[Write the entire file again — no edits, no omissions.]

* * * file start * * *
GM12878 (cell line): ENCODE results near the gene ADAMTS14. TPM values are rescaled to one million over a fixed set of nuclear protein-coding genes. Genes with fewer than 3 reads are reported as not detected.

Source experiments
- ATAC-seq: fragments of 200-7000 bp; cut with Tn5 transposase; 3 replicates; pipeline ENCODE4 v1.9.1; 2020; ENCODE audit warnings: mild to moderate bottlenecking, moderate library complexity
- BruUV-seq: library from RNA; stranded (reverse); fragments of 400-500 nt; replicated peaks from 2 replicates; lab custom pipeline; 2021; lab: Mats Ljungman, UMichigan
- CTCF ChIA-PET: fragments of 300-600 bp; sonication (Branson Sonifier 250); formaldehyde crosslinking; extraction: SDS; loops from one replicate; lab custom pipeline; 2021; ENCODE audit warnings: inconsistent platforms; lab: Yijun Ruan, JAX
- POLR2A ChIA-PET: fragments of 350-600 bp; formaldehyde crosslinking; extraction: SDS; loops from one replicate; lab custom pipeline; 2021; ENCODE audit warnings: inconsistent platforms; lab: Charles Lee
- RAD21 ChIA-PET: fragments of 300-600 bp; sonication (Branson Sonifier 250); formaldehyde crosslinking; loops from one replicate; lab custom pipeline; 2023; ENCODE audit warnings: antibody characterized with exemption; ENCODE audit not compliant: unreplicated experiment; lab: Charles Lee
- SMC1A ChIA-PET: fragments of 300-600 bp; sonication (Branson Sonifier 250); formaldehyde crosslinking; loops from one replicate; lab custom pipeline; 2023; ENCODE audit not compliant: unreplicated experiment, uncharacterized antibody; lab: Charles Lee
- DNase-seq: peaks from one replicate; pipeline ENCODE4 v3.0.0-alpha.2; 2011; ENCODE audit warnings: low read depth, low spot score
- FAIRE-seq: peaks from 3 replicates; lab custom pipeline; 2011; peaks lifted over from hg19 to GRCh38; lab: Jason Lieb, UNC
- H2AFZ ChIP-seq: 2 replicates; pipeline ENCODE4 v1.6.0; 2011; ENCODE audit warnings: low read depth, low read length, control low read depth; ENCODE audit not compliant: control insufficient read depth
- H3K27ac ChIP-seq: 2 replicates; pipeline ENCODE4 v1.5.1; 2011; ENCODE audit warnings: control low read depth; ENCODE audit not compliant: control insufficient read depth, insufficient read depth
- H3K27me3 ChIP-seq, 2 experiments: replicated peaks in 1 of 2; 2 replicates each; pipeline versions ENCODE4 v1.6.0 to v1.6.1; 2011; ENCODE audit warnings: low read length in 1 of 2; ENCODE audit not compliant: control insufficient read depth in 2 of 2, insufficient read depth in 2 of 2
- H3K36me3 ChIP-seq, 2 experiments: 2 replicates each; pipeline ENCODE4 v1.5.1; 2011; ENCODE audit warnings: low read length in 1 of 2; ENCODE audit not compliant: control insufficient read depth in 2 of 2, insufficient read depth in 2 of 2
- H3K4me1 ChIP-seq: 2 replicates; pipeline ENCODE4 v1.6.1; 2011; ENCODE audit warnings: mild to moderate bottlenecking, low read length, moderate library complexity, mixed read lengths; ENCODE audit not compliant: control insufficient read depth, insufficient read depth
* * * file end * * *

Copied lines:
GM12878 (cell line): ENCODE results near the gene ADAMTS14. TPM values are rescaled to one million over a fixed set of nuclear protein-coding genes. Genes with fewer than 3 reads are reported as not detected.

Source experiments
- ATAC-seq: fragments of 200-7000 bp; cut with Tn5 transposase; 3 replicates; pipeline ENCODE4 v1.9.1; 2020; ENCODE audit warnings: mild to moderate bottlenecking, moderate library complexity
- BruUV-seq: library from RNA; stranded (reverse); fragments of 400-500 nt; replicated peaks from 2 replicates; lab custom pipeline; 2021; lab: Mats Ljungman, UMichigan
- CTCF ChIA-PET: fragments of 300-600 bp; sonication (Branson Sonifier 250); formaldehyde crosslinking; extraction: SDS; loops from one replicate; lab custom pipeline; 2021; ENCODE audit warnings: inconsistent platforms; lab: Yijun Ruan, JAX
- POLR2A ChIA-PET: fragments of 350-600 bp; formaldehyde crosslinking; extraction: SDS; loops from one replicate; lab custom pipeline; 2021; ENCODE audit warnings: inconsistent platforms; lab: Charles Lee
- RAD21 ChIA-PET: fragments of 300-600 bp; sonication (Branson Sonifier 250); formaldehyde crosslinking; loops from one replicate; lab custom pipeline; 2023; ENCODE audit warnings: antibody characterized with exemption; ENCODE audit not compliant: unreplicated experiment; lab: Charles Lee
- SMC1A ChIA-PET: fragments of 300-600 bp; sonication (Branson Sonifier 250); formaldehyde crosslinking; loops from one replicate; lab custom pipeline; 2023; ENCODE audit not compliant: unreplicated experiment, uncharacterized antibody; lab: Charles Lee
- DNase-seq: peaks from one replicate; pipeline ENCODE4 v3.0.0-alpha.2; 2011; ENCODE audit warnings: low read depth, low spot score
- FAIRE-seq: peaks from 3 replicates; lab custom pipeline; 2011; peaks lifted over from hg19 to GRCh38; lab: Jason Lieb, UNC
- H2AFZ ChIP-seq: 2 replicates; pipeline ENCODE4 v1.6.0; 2011; ENCODE audit warnings: low read depth, low read length, control low read depth; ENCODE audit not compliant: control insufficient read depth
- H3K27ac ChIP-seq: 2 replicates; pipeline ENCODE4 v1.5.1; 2011; ENCODE audit warnings: control low read depth; ENCODE audit not compliant: control insufficient read depth, insufficient read depth
- H3K27me3 ChIP-seq, 2 experiments: replicated peaks in 1 of 2; 2 replicates each; pipeline versions ENCODE4 v1.6.0 to v1.6.1; 2011; ENCODE audit warnings: low read length in 1 of 2; ENCODE audit not compliant: control insufficient read depth in 2 of 2, insufficient read depth in 2 of 2
- H3K36me3 ChIP-seq, 2 experiments: 2 replicates each; pipeline ENCODE4 v1.5.1; 2011; ENCODE audit warnings: low read length in 1 of 2; ENCODE audit not compliant: control insufficient read depth in 2 of 2, insufficient read depth in 2 of 2
- H3K4me1 ChIP-seq: 2 replicates; pipeline ENCODE4 v1.6.1; 2011; ENCODE audit warnings: mild to moderate bottlenecking, low read length, moderate library complexity, mixed read lengths; ENCODE audit not compliant: control insufficient read depth, insufficient read depth